Is ‘good’ cholesterol actually bad?

Remember when we learned that hormone replacement therapy might harm—rather than help—postmenopausal women?  Or when the new PSA testing guidelines turned conventional wisdom on its head?  Remember the droves of anxious patients who worried that they had been mistreated, overtreated, or misled? 

Be prepared for another round of anxiety in response to yet another purported contradiction that hit the news late last week.  Many of your patients have probably heard the story about new genetic research that failed to support a causal association between higher concentrations of high-density lipoprotein (HDL) cholesterol and a lower risk of heart attack. The findings, published in The Lancet1, challenge the established view that raising HDL cholesterol will uniformly translate into reductions in heart attack risk.

Epidemiologic studies have shown that elevated levels of LDL are strongly associated with an increased risk of heart attack; drugs that lower LDL, such as statins, have been shown definitively to reduce that risk. Similar epidemiologic studies have shown that above-normal levels of HDL are associated with a decreased risk of heart attack. But because there are no drugs that raise HDL, researchers have been unable to prove that the high HDL levels are the cause of the reduced risk.

The Lancet study analyzed 20,913 patients who had heart attack and 95,407 controls from 20 studies.  Findings showed that people with a genetically-programmed tendency for higher HDL cholesterol concentrations did not have a lower susceptibility to heart attack.

The researchers were able to construct a genetic risk score testing for 14 common genetic variants exclusively associated with higher HDL cholesterol in nearly 12 500 people with a history of heart attack and over 41 000 controls.  The researchers calculated that people with the genetic defect would have a 13% decreased risk of heart attack.  But despite their HDL levels, their genetic risk score was not associated with a decreased risk of heart attack, “suggesting that some genetic mechanisms that raise HDL cholesterol do not lower risk of myocardial infarction.”

So what does this mean, exactly?

These new data suggest that there may be no direct relationship between HDL cholesterol and coronary heart disease and, therefore, that other factors must be involved. However, the results don’t provide the whole answer as to whether HDL cholesterol has an effect on heart disease, and how this effect might be mediated.  Only a few gene variants were examined; it may be that there are subtypes of HDL that do confer cardiovascular protection while others put patients at risk for cardiovascular disease.  A recent study2 suggests that at least one HDL subtype is a risk factor for heart disease.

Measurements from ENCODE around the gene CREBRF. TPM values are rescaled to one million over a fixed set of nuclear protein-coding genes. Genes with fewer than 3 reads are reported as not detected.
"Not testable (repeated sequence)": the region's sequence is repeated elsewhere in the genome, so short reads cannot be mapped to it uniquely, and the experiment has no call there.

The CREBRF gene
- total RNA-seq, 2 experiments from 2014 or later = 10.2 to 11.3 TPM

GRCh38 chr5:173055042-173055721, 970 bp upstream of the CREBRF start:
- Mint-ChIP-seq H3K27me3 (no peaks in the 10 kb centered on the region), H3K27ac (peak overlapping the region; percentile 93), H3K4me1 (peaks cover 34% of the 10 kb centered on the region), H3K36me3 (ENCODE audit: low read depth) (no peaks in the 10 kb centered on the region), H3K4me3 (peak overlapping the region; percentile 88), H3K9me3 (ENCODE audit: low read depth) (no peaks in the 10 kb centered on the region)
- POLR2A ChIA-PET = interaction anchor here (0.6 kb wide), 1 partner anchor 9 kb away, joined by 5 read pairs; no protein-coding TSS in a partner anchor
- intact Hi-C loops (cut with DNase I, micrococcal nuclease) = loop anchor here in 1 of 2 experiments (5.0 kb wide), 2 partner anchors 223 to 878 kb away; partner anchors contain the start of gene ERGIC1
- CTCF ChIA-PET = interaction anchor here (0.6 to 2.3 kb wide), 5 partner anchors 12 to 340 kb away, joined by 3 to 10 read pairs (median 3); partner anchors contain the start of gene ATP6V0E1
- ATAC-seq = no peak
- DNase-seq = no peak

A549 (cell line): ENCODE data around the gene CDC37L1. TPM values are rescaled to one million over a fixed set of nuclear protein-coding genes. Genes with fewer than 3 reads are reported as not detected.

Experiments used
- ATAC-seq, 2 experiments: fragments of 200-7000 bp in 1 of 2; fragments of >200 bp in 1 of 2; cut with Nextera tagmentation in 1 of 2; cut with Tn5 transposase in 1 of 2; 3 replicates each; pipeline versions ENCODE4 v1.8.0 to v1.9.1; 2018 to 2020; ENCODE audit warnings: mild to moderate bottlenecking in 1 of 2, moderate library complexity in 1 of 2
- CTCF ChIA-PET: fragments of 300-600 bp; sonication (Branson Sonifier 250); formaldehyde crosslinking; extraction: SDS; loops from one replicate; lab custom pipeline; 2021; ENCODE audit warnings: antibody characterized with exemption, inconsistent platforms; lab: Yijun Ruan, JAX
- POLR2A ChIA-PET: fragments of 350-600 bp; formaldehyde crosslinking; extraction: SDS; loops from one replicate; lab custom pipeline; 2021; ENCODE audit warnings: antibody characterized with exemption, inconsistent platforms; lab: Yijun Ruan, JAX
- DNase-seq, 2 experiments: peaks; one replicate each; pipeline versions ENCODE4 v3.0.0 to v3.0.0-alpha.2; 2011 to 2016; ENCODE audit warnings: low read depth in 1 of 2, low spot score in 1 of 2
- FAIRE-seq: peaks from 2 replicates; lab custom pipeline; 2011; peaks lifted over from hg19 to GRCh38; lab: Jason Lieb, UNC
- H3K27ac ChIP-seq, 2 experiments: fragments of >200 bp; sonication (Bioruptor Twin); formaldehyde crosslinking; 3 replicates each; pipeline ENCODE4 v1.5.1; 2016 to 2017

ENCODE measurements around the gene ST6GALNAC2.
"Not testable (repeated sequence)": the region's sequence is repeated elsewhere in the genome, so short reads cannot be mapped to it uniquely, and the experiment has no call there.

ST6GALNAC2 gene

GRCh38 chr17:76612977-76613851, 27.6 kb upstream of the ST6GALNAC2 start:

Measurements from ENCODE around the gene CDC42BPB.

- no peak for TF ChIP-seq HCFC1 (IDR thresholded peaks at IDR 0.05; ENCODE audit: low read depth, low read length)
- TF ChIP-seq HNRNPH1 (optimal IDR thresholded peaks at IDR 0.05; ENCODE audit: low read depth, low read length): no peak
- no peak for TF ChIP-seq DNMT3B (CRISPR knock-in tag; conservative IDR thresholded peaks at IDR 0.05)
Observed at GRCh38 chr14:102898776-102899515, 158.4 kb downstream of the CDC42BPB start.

As we learn more about these various HDL subtypes and their role in heart disease, it is likely that clinicians will be able to ‘tease out’ a patient’s HDL profile and determine which—if any—medications are appropriate to prevent heart disease.   But in the meantime, nothing in the Lancet paper suggests that raising HDL is detrimental to patients’ health—and it may still provide a hedge against cardiovascular risk.  Remind patients that some of the best ways to raise their HDL also provide other benefits:  maintaining an ideal body weight, eating a healthful diet, and exercising regularly.  For those disgruntled patients who grouse because scientists ‘always change their mind’ relative to health and medicine, remind them that science is an ever-evolving process.   As the data sets become more complete, the measurements more certain, and more scientists bring their points of view to the problem, the hypotheses evolve.  Researchers should be prepared to modify or abandon hypotheses when they no longer validate key observations.  In other words, “changing their minds” is exactly what scientists are supposed to do as they expand their observations and understanding of medical science.

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